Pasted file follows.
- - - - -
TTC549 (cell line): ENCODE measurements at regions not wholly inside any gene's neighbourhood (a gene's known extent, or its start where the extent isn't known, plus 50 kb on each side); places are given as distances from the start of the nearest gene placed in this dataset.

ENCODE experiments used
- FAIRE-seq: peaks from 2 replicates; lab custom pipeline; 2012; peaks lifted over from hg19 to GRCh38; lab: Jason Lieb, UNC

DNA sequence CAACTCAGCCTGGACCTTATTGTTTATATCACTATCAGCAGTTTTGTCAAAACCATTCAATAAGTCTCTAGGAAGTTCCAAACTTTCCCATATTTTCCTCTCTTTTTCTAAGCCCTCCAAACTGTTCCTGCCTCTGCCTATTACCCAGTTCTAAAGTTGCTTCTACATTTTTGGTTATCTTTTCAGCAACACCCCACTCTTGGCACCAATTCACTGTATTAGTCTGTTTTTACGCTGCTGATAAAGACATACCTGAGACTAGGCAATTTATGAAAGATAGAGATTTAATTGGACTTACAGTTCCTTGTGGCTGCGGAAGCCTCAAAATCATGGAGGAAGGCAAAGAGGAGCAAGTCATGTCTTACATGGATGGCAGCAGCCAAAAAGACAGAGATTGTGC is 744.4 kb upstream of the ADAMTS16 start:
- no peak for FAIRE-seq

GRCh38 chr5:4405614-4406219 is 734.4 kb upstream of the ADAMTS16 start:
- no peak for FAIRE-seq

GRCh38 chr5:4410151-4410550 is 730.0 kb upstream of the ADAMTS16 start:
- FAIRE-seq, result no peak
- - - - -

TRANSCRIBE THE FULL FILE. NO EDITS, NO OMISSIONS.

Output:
TTC549 (cell line): ENCODE measurements at regions not wholly inside any gene's neighbourhood (a gene's known extent, or its start where the extent isn't known, plus 50 kb on each side); places are given as distances from the start of the nearest gene placed in this dataset.

ENCODE experiments used
- FAIRE-seq: peaks from 2 replicates; lab custom pipeline; 2012; peaks lifted over from hg19 to GRCh38; lab: Jason Lieb, UNC

DNA sequence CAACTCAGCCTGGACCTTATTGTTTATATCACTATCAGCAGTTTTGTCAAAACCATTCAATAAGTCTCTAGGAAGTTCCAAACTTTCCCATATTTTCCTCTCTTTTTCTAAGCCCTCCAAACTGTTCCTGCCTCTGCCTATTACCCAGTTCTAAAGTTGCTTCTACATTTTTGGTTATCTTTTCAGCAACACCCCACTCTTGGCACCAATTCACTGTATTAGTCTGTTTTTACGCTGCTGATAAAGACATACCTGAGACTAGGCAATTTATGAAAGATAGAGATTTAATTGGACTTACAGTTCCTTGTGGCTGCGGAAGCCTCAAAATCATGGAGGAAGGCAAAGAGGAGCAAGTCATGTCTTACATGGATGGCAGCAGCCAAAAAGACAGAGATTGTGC is 744.4 kb upstream of the ADAMTS16 start:
- no peak for FAIRE-seq

GRCh38 chr5:4405614-4406219 is 734.4 kb upstream of the ADAMTS16 start:
- no peak for FAIRE-seq

GRCh38 chr5:4410151-4410550 is 730.0 kb upstream of the ADAMTS16 start:
- FAIRE-seq, result no peak